My 18-month-old son, who is very active and social, likes to eat only when we allow him to watch rhymes. Even though he is super hungry, he refuses to eat (even his favorite food) without watching rhymes.

How can I make him eat without screen time?

  • 2
    By "rhymes" I assume you mean some kind of TV show? If so, what does he do when you are out of the house and there is no TV? Jan 21, 2016 at 20:57
  • Could be hard but you might have to get rid of rhymes all together for a while. My youngest insists on ipad time with meals - which means ridiculous videos on youtube - eventually she wouldn't eat even with them. Just stares on until we remind her every bite to eat something. We're in mid shift now trying to phase out ipads and it's working to some degree but still it's a hard battle. My 5 year old is old enough to understand when it's meal time and when it's not so I think even if you nurture a bad habit you can still reason with them later. It just might be a lot harder
    – Kai Qing
    Jan 21, 2016 at 21:34
  • @kai - I am in same boat. It is very hard.
    – Swathi
    Jan 26, 2016 at 0:22

4 Answers 4


It sounds like your son has developed quite a bad habit there. Eating in front of the television is not good, so I think you'll want to nip this habit in the bud straight away. It might seem harsh, but I really think you should simply wait it out. Don't turn on the TV, no matter what. He'll eat when he gets hungry enough.

Don't make a big fuss, and don't engage the child in an argument. Simply tell the child that the television is not going on. The rest is up to him.

Also you may want to generally look at how much screen time the child has, and gradually try to reduce it. Less is definitely more in regards to screen time.

  • Since we are talking about an 18 mo toddler, the right amount of screen time will be "no screen time".
    – Evargalo
    Aug 5, 2020 at 9:27

We simply do not look at screens during meals with children. We do not open cell phones, tablets and laptops, and do not turn on the TV for meal time entertainment with kids. We may occasionally do a video call (FaceTime, Skype, etc) during meals, but this feels more like another form of communication than a passive use of screens. Interestingly, we found that even video calls are distracting for the kids, so we do not do them during meals too often.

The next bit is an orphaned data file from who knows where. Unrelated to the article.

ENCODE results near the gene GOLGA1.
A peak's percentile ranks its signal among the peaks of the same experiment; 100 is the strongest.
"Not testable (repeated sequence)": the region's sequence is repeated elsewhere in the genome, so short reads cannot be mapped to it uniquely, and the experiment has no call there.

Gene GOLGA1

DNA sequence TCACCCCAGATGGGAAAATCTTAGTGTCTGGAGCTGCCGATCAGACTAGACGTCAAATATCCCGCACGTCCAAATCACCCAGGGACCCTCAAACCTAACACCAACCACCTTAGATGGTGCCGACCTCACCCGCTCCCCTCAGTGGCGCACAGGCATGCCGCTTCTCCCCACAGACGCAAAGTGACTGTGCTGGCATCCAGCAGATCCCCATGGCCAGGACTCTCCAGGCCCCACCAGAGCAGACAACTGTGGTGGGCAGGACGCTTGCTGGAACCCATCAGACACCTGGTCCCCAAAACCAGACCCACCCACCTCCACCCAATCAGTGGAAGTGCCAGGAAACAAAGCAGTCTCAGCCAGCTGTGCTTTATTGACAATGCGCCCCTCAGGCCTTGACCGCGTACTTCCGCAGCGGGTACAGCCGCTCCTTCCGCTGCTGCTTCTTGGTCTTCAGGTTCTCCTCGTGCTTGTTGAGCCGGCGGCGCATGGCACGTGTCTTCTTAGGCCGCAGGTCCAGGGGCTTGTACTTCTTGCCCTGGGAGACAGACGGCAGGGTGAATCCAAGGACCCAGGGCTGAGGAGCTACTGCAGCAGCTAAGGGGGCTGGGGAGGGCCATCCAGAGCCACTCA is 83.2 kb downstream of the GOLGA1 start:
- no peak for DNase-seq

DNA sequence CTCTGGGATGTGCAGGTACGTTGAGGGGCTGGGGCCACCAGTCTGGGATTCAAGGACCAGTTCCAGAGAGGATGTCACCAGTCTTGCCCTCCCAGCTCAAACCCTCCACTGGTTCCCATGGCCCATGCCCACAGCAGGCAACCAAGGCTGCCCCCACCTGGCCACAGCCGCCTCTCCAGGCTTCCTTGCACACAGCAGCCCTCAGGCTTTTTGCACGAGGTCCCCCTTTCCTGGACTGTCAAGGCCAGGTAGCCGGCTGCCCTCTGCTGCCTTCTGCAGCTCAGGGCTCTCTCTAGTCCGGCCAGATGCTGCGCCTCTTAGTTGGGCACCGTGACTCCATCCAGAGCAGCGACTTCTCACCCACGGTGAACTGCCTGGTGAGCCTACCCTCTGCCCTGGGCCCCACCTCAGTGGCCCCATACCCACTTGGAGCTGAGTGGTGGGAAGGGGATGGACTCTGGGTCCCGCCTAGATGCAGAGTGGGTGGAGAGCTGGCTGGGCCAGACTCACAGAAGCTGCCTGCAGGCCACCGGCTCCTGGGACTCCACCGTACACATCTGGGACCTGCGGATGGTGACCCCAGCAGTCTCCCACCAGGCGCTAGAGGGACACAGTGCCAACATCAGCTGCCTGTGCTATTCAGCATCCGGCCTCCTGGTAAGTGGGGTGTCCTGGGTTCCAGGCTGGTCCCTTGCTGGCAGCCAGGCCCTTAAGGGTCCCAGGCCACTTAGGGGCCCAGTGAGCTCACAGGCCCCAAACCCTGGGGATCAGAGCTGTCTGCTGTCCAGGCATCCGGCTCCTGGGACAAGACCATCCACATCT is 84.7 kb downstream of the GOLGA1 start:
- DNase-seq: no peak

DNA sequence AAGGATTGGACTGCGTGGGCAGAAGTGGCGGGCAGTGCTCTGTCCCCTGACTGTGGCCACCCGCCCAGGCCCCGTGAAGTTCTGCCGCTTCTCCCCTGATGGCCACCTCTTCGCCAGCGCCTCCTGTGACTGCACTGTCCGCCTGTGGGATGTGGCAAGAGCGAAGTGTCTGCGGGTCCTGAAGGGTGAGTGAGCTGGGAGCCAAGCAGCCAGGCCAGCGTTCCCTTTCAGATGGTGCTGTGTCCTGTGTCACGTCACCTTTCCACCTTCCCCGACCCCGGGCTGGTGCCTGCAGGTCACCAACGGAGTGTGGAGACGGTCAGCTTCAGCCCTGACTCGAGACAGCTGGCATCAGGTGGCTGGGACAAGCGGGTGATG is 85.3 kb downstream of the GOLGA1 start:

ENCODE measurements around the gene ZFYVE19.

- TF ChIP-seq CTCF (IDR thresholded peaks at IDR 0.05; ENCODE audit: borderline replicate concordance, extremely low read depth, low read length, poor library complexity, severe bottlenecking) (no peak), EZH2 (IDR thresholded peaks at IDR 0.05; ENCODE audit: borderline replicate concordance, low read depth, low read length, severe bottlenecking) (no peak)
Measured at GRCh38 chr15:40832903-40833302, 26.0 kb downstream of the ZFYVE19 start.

From my experience, at this age it is possible to discontinue screen time associations cold turkey, without any gradual phasing out. Even if it is associated with a meal, it should be possible to withdraw screen time, kindly, politely but also firmly. Eating is an instinct more powerful than screen time addiction in a situation like you described. :)


Put the TV away for a couple of weeks. Tell him it is broken. Show him the space where it was to prove to him it has gone. If you convince him the TV is no longer an option hell accept the situation more readily.

  • I was going to suggest telling him it's broken, too, but I wouldn't go so far as putting it away. What my wife and I have done when there's been too much TV time is just unplug it! It's worked wonders. We also have a streaming device, so sometimes we'll unplug that.
    – user11394
    Jan 24, 2016 at 21:42
  • 2
    I am generally opposed to solutions requiring to lie to the child. That may have bad consequences later on.
    – Evargalo
    Aug 5, 2020 at 9:29
  • 1
    I agree with @Evargalo just say you decide to put the TV away because it has a bad influence on your family or some other valid reason. (But this means you will also have to sacrifice watching TV). Shortcuts in parenting will be detours in the long run. Aug 6, 2020 at 6:54

Limit the exposure to screens to few hours per week. explain to him that, for his good, you want him to explore other things (reading, music, playing without screen ). Model healthy electronic usage, kids will learn from elders at home. Keeping tv on for background noise all the time or scrolling through your mobile any time teaches your kid bad habits. Set aside times to unplug from technology.(dinner times). Encourage other activities as far as possible.

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